Presentation on theme: "3 Branches of Government Separation of Powers Section 2:The Three Branches of Government."— Presentation transcript:
3 Branches of Government Separation of Powers Section 2:The Three Branches of Government
The Main Idea The Constitution prevents any person, or any part of the government, from taking too much power. It does this by creating three separate branches of the federal government and distributing power among them. Reading Focus Why does the Constitution provide for the separation of powers? What are the main responsibilities of each of the three branches of government? How does the system of checks and balances work? Section 2:The Three Branches of Government
Separation of Powers Each level of government is broken up into three parts. 1.Legislative (Makes the Law) 2.Executive (Carries out the Law) 3.Judicial (Interprets the Law) Each branch has specific powers given to it. To keep each branch from getting too powerful, Checks (restraints or limits) are used by the other branches. Section 2:The Three Branches of Government
Responsibilities of the three branches of government: Legislative—the lawmaking branch Executive—executes the country’s laws Judicial—interprets laws and punishes law breakers Section 2:The Three Branches of Government
The system of checks and balances: Each branch has powers no other branch can assume. Each branch has powers that limit the powers of the other branches. Section 2:The Three Branches of Government
What are Checks and Balances? The constitution prevents any of the three branches of the U.S. government from getting too powerful by giving them checks and powers. Checks - restraints or control over other branches. Powers – Specific powers one branch has that another does not. No branch is too strong No branch is too weak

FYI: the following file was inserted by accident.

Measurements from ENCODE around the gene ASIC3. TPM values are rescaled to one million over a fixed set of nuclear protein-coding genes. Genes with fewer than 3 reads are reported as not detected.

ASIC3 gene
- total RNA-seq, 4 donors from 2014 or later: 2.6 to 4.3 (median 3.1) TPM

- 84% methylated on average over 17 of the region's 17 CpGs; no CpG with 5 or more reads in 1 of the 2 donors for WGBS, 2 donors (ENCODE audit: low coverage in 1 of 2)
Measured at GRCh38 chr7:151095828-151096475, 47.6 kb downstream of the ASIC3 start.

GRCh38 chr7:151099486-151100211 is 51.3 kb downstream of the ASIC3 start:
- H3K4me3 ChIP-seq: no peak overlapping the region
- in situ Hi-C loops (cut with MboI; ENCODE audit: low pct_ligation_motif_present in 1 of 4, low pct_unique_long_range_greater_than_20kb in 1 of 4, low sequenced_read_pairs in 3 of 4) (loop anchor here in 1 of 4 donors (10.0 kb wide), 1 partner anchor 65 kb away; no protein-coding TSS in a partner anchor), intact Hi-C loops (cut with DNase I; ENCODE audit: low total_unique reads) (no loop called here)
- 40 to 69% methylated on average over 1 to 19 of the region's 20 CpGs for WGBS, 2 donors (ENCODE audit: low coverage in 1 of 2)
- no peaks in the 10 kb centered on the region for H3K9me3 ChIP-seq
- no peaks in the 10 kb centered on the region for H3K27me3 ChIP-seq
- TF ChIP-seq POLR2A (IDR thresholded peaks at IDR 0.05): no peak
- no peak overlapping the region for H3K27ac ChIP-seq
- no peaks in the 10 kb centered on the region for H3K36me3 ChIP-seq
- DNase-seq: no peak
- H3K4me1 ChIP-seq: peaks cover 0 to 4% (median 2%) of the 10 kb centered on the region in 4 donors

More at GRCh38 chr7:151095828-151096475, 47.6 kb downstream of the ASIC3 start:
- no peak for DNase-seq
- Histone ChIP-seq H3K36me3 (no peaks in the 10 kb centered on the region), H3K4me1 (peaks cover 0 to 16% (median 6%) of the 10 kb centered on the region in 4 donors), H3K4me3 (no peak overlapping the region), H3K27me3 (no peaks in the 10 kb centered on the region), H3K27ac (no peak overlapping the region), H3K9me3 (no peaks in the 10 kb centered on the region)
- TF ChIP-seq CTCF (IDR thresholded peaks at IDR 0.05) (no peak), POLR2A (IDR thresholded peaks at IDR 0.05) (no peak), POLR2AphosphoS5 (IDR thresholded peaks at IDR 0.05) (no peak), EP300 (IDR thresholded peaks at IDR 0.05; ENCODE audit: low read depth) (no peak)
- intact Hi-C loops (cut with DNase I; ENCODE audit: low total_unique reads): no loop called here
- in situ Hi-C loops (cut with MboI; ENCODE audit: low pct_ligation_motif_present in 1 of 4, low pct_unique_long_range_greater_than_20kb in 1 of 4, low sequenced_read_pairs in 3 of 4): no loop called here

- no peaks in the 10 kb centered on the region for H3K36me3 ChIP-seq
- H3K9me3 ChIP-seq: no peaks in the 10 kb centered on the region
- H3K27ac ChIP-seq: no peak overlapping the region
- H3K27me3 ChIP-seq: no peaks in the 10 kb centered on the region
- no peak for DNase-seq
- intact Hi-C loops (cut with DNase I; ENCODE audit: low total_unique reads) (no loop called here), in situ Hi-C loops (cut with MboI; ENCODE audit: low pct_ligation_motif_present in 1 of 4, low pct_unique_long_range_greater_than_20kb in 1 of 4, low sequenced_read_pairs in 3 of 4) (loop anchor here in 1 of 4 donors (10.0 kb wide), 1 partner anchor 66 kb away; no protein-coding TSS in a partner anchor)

Legislative Branch Powers 1.Make Laws 2.Can override presidential veto with a two-thirds majority in each house of congress. 3.Approves appointments of federal court judges. In 2005, Harriet Miers was nominated to the U.S. Supreme Court by President Bush. Congress did not approve.
Checks on Legislative Powers 1.President can veto bills. 2.The Supreme Court can rule that a law is unconstitutional. U.S. Supreme Court Building
Executive Branch Powers 1.Can approve or veto laws 2.Carries out the laws 3.Appoints federal court judges 4.Commander and Chief of military
Checks on Executive Powers 1.Congress can override presidential veto with a two-thirds majority in each house. 2.Congress can impeach and remove the president for high crimes and misdemeanors. 3.Senate approves or denies the president’s appointments to federal courts. Andrew Johnson and Bill Clinton have been the only two presidents who have ever been impeached. However, they were not removed from office.
Judicial Branch Powers 1.Interprets the meaning of law 2.Can rule that laws passed by Congress or action taken by the executive branch as unconstitutional
Checks on Judicial Powers 1.Congress or the states can propose an amendment to the Constitution to make a law constitutional. 2.Senate can refuse to approve appointments to the federal courts. 3.Congress can impeach and remove a federal judge from office. Supreme Court Justice Clarence Thomas was almost refused appointment by the Senate because of sexual harassment allegations.
Question: Why does the Constitution provide for the separation of powers? SECTION 2 to ensure that no one branch of the U.S. government becomes too powerful Executive Legislative Judicial